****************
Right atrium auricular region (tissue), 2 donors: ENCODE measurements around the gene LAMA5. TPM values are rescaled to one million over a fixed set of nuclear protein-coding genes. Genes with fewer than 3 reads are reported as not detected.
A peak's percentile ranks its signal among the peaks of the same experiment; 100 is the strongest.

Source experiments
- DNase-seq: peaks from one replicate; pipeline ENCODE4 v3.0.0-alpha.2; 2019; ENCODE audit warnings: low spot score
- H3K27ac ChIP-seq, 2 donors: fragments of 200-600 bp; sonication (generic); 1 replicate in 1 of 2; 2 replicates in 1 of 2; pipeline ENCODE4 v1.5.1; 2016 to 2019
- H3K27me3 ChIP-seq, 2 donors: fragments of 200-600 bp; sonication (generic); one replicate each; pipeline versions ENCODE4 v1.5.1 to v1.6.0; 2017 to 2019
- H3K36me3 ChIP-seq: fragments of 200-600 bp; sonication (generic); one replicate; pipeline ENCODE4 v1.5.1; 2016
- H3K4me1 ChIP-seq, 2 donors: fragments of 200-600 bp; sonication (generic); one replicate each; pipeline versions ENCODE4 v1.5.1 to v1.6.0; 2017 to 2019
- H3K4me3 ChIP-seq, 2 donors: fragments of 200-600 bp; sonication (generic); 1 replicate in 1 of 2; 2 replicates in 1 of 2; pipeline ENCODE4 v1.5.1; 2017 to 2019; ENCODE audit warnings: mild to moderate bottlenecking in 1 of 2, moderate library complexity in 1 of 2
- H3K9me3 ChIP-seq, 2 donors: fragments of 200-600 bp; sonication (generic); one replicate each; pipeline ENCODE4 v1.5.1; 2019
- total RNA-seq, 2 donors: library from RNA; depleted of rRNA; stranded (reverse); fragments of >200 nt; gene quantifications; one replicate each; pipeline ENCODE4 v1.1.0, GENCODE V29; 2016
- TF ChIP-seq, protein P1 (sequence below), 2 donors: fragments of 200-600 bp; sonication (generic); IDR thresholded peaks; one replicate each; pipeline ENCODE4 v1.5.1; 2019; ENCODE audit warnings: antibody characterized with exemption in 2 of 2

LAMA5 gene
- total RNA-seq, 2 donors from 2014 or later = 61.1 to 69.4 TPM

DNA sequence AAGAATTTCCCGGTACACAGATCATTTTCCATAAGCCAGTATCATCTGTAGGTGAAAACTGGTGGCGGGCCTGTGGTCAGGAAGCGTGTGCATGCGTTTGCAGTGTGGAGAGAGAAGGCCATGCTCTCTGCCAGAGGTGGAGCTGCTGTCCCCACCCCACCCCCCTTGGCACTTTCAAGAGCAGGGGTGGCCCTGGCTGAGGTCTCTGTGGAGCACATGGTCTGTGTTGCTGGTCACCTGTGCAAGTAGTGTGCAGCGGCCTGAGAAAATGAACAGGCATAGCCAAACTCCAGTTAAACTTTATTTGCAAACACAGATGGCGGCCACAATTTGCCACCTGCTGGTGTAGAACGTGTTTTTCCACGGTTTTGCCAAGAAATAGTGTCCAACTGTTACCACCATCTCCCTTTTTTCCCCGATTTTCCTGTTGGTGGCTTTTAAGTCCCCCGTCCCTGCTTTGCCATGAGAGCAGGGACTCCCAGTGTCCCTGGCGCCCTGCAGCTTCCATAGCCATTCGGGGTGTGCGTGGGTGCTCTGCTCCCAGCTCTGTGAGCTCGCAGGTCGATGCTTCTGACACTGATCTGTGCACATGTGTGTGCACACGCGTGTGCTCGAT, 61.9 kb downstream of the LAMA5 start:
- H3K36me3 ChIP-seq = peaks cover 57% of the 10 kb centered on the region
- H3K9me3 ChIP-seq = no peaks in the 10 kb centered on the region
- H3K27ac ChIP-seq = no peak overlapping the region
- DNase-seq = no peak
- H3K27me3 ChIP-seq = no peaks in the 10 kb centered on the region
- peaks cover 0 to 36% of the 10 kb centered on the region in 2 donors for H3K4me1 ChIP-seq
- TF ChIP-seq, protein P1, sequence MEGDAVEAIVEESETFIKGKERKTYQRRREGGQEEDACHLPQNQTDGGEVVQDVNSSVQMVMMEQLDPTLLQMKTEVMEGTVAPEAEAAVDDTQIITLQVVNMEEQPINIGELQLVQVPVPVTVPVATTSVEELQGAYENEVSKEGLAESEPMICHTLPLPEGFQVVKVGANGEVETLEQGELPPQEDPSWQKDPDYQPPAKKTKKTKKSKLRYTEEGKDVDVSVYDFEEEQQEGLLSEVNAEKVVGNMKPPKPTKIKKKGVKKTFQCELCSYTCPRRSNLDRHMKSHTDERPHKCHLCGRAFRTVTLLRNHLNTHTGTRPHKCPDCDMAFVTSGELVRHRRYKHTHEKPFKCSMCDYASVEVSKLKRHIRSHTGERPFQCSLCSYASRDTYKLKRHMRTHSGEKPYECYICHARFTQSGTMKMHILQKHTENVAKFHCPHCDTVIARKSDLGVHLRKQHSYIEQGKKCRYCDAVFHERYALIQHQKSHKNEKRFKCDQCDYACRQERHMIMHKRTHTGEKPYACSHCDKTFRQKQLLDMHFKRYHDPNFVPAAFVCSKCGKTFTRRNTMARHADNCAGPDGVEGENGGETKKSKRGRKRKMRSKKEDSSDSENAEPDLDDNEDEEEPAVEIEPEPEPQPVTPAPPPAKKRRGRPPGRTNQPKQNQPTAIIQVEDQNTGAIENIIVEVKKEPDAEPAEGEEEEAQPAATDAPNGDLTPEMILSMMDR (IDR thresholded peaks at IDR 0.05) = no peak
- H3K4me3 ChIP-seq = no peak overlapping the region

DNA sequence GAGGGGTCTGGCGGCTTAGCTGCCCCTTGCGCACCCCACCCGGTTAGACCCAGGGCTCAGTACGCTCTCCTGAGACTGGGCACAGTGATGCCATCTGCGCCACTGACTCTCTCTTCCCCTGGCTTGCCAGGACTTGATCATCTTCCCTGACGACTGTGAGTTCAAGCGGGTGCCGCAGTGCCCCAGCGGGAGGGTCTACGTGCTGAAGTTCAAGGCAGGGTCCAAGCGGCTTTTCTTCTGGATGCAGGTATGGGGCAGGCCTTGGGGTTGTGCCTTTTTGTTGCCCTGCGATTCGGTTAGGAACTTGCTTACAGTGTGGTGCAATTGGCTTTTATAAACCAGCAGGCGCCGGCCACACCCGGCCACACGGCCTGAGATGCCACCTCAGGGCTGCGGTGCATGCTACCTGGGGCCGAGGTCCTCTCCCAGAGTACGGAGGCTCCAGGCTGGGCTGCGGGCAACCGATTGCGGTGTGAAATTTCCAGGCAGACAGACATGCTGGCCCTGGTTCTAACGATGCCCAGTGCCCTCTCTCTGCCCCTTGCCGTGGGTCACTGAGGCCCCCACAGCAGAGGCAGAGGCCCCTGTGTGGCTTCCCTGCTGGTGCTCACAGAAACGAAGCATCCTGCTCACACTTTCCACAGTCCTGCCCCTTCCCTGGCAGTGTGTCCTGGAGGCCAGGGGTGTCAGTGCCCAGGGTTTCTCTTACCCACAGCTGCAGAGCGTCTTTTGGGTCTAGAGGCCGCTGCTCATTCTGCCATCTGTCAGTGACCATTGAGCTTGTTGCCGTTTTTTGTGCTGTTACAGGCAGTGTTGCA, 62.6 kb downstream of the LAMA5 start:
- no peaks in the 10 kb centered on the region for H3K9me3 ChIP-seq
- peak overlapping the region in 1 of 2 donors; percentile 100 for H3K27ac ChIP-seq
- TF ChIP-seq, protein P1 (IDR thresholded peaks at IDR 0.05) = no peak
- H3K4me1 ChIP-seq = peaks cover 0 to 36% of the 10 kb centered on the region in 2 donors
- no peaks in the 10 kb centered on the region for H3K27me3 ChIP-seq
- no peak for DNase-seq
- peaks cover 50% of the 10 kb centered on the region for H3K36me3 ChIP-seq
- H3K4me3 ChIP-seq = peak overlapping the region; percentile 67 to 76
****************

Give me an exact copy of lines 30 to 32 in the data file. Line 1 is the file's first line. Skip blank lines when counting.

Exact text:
- no peak for DNase-seq
- peaks cover 50% of the 10 kb centered on the region for H3K36me3 ChIP-seq
- H3K4me3 ChIP-seq = peak overlapping the region; percentile 67 to 76